Maize Research Institute (Zemun Polje)
Genetic diversity among ZP maize hybrids from different selection cycles obtained by protein markers --Eric, I, Drinic Mladenovic, S, Konstantinov, K, Stankovic, G The objective of our study was to identify 30 maize hybrids from different cycles of selection and validate their genetic relationship by protein markers. Since 1964, a total of 439 hybrids, derived at the Maize Research Institute, Zemun Polje, Yugoslavia, have been released or authorised to be included into production by the Federal Commission for the Variety Releasing; the majority of which are single cross hybrids (61%), with triple cross hybrids accounting for 31%, and double cross hybrids for 8%.

Five cycles (periods) have determined breeding and growing of hybrid maize in Yugoslavia. Each period has been characterized by the introduction of new higher yielding hybrids. The increase of genetic yield potential of selected hybrids over these cycles amounted to 1,094 t, or approximately 100 kg per year (Ivanovic et al, Symposium of Maize Breeding, Production and Utilization, pp.3-17, Belgrade, Sept. 1995).

The first cycle of selection is represented by the first local double cross hybrids, replacing the formerly grown American double cross hybrids. They were introduced into broader production at the end of the 50's and the beginning of the 60's. During the 60's, remarkable progress was achieved during the second cycle, when the first single cross hybrids were introduced. They increased genetic potential and uniformity, which led to their predominant use and production during the 70's. The hybrids of the third cycle were introduced at the end of the 70's. These were the new single cross hybrids, which had increased genetic yield potential 10-15% and were more tolerant to high density cropping. Fourth cycle hybrids were introduced at the end of the 80's, and had increased drought tolerance and increased tolerance to stalk lodging. The newly developed hybrids respond better to a higher level of cropping practices and achieve maximum genetic yield potential at greater plant densities (Drinic et al, TOSS 12, pp.1-8, 2001).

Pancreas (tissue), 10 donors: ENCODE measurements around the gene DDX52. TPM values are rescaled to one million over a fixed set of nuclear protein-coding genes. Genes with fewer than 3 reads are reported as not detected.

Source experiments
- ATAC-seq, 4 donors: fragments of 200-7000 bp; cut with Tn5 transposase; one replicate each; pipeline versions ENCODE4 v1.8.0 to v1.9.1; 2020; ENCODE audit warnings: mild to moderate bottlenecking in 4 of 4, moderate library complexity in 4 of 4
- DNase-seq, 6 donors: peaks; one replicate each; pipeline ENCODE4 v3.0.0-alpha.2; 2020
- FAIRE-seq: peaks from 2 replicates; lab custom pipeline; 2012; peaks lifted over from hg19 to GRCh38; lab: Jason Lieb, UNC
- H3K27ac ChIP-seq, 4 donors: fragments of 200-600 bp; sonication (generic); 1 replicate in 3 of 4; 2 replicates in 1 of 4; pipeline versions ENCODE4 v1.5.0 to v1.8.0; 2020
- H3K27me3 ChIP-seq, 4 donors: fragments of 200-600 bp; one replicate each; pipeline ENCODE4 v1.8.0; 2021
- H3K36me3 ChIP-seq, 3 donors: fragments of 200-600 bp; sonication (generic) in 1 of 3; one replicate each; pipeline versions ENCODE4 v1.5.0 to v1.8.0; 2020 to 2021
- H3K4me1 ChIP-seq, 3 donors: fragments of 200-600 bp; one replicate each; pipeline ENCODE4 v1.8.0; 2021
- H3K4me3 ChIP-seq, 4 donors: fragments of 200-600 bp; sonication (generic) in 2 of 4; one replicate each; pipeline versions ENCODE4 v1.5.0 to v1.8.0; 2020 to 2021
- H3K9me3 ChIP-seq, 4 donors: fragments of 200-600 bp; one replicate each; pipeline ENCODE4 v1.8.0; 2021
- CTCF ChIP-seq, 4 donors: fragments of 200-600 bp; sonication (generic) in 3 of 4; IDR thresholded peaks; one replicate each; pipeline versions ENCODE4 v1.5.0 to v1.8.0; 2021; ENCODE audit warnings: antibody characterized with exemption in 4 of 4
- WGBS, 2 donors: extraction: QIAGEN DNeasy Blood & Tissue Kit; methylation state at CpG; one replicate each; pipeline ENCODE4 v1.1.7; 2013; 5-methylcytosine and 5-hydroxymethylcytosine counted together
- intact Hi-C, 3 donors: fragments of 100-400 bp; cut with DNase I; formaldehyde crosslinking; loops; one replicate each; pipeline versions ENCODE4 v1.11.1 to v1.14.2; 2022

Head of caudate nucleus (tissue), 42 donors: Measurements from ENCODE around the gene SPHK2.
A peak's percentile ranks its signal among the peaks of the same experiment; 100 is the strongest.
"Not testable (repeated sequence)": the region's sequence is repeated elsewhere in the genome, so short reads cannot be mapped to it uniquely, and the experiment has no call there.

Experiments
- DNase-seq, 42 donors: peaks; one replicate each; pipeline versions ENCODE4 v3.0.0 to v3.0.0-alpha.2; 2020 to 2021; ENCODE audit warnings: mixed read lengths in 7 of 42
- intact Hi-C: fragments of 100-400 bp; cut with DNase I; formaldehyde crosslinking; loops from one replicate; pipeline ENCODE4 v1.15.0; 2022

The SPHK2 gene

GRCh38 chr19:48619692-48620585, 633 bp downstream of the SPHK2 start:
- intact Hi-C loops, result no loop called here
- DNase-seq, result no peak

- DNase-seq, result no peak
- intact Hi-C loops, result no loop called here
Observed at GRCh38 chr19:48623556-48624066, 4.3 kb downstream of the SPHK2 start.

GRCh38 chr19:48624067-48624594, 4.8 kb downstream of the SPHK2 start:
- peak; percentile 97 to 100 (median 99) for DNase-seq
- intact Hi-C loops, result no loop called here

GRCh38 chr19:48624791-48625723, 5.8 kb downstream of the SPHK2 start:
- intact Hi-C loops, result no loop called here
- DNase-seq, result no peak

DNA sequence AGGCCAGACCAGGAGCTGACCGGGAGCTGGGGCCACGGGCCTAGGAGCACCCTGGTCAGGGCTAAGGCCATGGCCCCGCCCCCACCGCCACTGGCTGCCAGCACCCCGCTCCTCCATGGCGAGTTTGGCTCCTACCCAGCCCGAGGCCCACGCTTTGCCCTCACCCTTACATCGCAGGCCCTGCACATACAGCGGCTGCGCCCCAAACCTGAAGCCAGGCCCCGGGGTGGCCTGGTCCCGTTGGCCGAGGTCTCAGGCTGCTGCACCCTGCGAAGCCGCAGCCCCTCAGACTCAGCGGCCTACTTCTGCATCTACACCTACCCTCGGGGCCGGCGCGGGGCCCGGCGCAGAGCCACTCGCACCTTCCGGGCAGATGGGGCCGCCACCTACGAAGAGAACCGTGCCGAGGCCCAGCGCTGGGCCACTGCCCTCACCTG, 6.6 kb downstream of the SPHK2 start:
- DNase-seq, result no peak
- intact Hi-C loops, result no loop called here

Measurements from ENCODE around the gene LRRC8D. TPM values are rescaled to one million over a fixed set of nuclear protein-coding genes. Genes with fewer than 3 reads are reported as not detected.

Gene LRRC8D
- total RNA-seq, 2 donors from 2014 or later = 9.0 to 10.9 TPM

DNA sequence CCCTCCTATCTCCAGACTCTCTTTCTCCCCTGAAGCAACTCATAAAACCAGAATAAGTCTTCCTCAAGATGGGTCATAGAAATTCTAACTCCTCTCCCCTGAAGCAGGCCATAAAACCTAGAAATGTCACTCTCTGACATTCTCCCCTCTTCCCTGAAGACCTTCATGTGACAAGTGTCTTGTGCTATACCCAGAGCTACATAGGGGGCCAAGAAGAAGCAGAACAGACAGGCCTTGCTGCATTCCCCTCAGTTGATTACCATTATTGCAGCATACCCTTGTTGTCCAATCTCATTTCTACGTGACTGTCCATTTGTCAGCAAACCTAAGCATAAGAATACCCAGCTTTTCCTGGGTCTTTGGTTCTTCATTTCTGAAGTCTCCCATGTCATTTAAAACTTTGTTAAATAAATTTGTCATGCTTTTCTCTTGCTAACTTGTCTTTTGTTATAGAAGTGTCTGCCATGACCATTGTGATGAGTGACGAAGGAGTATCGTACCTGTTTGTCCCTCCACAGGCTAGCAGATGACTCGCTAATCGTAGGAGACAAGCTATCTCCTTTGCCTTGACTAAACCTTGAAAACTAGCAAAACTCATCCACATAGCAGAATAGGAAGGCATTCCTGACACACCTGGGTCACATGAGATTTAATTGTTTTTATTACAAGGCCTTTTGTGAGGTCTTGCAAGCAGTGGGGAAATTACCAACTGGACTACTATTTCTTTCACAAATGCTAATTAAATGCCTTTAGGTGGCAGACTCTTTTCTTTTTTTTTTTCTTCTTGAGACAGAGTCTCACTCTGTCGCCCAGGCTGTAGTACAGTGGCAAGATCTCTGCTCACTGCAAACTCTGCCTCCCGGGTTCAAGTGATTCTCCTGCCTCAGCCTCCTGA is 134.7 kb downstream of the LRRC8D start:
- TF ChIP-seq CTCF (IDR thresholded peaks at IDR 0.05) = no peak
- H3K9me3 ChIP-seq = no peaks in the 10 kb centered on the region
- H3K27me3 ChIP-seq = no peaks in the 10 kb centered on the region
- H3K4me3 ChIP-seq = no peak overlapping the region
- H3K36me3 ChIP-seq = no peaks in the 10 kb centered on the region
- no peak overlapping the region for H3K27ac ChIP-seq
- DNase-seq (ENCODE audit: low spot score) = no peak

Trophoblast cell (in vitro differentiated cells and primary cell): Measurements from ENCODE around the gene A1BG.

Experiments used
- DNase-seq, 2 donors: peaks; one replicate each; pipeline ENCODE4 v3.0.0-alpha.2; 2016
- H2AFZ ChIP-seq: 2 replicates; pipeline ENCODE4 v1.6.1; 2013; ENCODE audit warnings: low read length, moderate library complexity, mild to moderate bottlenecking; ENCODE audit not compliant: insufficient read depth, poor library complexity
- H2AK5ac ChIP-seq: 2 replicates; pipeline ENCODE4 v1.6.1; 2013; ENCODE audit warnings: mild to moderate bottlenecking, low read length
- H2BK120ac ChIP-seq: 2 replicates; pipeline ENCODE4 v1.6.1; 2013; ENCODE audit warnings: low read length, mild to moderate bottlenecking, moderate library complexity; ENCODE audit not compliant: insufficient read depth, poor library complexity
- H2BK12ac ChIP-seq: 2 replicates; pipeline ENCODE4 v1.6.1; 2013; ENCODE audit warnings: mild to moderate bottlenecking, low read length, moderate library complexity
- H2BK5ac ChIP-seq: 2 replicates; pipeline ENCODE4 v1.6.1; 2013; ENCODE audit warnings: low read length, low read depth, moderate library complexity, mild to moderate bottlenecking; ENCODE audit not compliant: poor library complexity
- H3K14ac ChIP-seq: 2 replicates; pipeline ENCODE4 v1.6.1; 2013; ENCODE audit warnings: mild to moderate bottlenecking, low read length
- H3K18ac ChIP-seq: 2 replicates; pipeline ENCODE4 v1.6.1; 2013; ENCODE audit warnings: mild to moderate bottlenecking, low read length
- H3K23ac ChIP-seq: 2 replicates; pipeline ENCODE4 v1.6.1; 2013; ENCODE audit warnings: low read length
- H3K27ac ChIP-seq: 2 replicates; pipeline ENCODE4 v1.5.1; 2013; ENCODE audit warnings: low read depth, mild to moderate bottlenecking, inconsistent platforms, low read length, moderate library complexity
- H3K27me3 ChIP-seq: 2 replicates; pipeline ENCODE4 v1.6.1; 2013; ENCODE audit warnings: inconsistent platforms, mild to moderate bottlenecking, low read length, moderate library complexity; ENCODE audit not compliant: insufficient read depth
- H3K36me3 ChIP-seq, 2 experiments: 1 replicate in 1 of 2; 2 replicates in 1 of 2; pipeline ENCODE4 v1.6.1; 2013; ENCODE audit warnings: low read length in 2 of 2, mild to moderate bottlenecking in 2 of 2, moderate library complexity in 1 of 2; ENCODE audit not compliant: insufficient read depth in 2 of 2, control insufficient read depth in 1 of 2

Knowledge of the genetic diversity and relationships among maize hybrids is important for planning breeding strategies, hybrid identification, and germplasm identification. The genetic similarity of two genotypes could be estimated indirectly from pedigree information or directly by molecular markers (isozymes, protein, DNA markers). The utility of protein markers to characterize maize hybrids, validate pedigrees, and show association among hybrids was evaluated using a set of 30 ZP maize hybrids from 5 different selection periods (6 hybrids from each cycle).

The proteins were isolated from embryos of hybrids from different selection periods and separated by PAGE (Polyacrylamide Gel Electrophoresis) according to Leammli (Leammli V.K., Nature 227:680-685, 1970). The analysis of embryo salt soluble proteins shows that all genotypes studied have a specific protein pattern. Both quantitative and qualitative differences between protein fraction were determined, and indices of similarity were calculated.

The UPGMA clustering method was used for hierarchical clustering and the necessary computations were performed using the NTSYS-pc program (Rohlf, New York Exeter Publ, 1989). The protein based dendrogram, consisting of three major groups, is presented in Figure 1. The first group is further divided into seven subclusters, assigned from A to F. Twenty-five hybrids were distributed within one large and six small subgroups The main subcluster C includes 13 ZP hybrids, mainly from the third, fourth and fifth cycles of selection. It was comprised of hybrids derived from or related to BSSS germplasm. The hybrids that have Wf9 and Oh43 lines as one parent grouped together in subcluster G and E, respectively. The subcluster A, consisting of two hybrids, one from the first and one from the third cycle of selection, was loosely aggregated with a large group of hybrids.

Figure 1. Dendrogram of 30 maize ZP hybrids based on protein markers

The five remaining hybrids with one parent from or related to Lancaster germplasm form two separate groups. Three hybrids, two from the fifth and one from the fourth cycle of selection, form the second group. The third group consists of two hybrids belonging to the second cycle of selection with the common parent line C103.

Grouping of 30 ZP hybrids from different cycles of selection generally agreed with the pedigrees, but some discrepancies in forming subclusters within major groups were noted. One discrepancy was that two double cross hybrids, ZP1/4 and ZP1/3 from the first cycle of selection, which had three of four parental inbred lines in common, were in different subclusters. Also, hybrid ZP2/5, instead of being in the first group, subcluster C, has to be in the third group due to its orgin.

In summary, our study provides information on the molecular basis of polymorphism detected by protein markers in 30 ZP maize hybrids. It demonstrates that protein markers can identify and validate genetic relationships among maize hybrids.

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